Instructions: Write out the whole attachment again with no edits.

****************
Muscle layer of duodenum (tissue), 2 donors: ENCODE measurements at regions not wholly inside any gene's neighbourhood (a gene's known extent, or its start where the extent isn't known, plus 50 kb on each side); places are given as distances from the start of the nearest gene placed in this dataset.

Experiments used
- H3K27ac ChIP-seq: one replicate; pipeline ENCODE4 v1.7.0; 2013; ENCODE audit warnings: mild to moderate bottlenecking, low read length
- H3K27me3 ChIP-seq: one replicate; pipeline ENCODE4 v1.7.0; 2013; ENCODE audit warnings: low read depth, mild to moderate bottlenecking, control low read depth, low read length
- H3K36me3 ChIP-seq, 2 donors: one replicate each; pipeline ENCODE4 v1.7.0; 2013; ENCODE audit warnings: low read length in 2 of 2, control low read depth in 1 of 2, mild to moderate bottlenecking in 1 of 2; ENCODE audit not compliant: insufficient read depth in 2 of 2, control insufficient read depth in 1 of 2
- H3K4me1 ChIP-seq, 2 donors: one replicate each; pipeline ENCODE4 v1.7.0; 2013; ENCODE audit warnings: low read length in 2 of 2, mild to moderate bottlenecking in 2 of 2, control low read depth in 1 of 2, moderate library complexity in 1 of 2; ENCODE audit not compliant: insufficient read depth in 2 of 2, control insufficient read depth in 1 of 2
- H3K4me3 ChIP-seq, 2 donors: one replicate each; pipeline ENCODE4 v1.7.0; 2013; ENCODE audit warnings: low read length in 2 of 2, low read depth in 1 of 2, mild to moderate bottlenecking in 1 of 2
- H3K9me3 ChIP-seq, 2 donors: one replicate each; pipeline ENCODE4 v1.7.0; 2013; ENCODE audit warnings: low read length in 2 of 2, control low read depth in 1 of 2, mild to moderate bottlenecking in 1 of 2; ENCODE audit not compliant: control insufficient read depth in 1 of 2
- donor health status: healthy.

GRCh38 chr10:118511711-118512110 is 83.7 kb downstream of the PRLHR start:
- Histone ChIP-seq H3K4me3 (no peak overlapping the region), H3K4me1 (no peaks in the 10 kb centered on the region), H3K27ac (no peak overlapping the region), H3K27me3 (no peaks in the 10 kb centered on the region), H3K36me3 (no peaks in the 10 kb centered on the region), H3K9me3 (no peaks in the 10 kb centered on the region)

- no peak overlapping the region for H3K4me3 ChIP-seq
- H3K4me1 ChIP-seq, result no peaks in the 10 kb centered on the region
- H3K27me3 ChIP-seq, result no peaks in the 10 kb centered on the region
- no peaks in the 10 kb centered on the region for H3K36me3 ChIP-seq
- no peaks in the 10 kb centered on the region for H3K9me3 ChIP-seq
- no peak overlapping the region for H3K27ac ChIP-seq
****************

Muscle layer of duodenum (tissue), 2 donors: ENCODE measurements at regions not wholly inside any gene's neighbourhood (a gene's known extent, or its start where the extent isn't known, plus 50 kb on each side); places are given as distances from the start of the nearest gene placed in this dataset.

Experiments used
- H3K27ac ChIP-seq: one replicate; pipeline ENCODE4 v1.7.0; 2013; ENCODE audit warnings: mild to moderate bottlenecking, low read length
- H3K27me3 ChIP-seq: one replicate; pipeline ENCODE4 v1.7.0; 2013; ENCODE audit warnings: low read depth, mild to moderate bottlenecking, control low read depth, low read length
- H3K36me3 ChIP-seq, 2 donors: one replicate each; pipeline ENCODE4 v1.7.0; 2013; ENCODE audit warnings: low read length in 2 of 2, control low read depth in 1 of 2, mild to moderate bottlenecking in 1 of 2; ENCODE audit not compliant: insufficient read depth in 2 of 2, control insufficient read depth in 1 of 2
- H3K4me1 ChIP-seq, 2 donors: one replicate each; pipeline ENCODE4 v1.7.0; 2013; ENCODE audit warnings: low read length in 2 of 2, mild to moderate bottlenecking in 2 of 2, control low read depth in 1 of 2, moderate library complexity in 1 of 2; ENCODE audit not compliant: insufficient read depth in 2 of 2, control insufficient read depth in 1 of 2
- H3K4me3 ChIP-seq, 2 donors: one replicate each; pipeline ENCODE4 v1.7.0; 2013; ENCODE audit warnings: low read length in 2 of 2, low read depth in 1 of 2, mild to moderate bottlenecking in 1 of 2
- H3K9me3 ChIP-seq, 2 donors: one replicate each; pipeline ENCODE4 v1.7.0; 2013; ENCODE audit warnings: low read length in 2 of 2, control low read depth in 1 of 2, mild to moderate bottlenecking in 1 of 2; ENCODE audit not compliant: control insufficient read depth in 1 of 2
- donor health status: healthy.

GRCh38 chr10:118511711-118512110 is 83.7 kb downstream of the PRLHR start:
- Histone ChIP-seq H3K4me3 (no peak overlapping the region), H3K4me1 (no peaks in the 10 kb centered on the region), H3K27ac (no peak overlapping the region), H3K27me3 (no peaks in the 10 kb centered on the region), H3K36me3 (no peaks in the 10 kb centered on the region), H3K9me3 (no peaks in the 10 kb centered on the region)

- no peak overlapping the region for H3K4me3 ChIP-seq
- H3K4me1 ChIP-seq, result no peaks in the 10 kb centered on the region
- H3K27me3 ChIP-seq, result no peaks in the 10 kb centered on the region
- no peaks in the 10 kb centered on the region for H3K36me3 ChIP-seq
- no peaks in the 10 kb centered on the region for H3K9me3 ChIP-seq
- no peak overlapping the region for H3K27ac ChIP-seq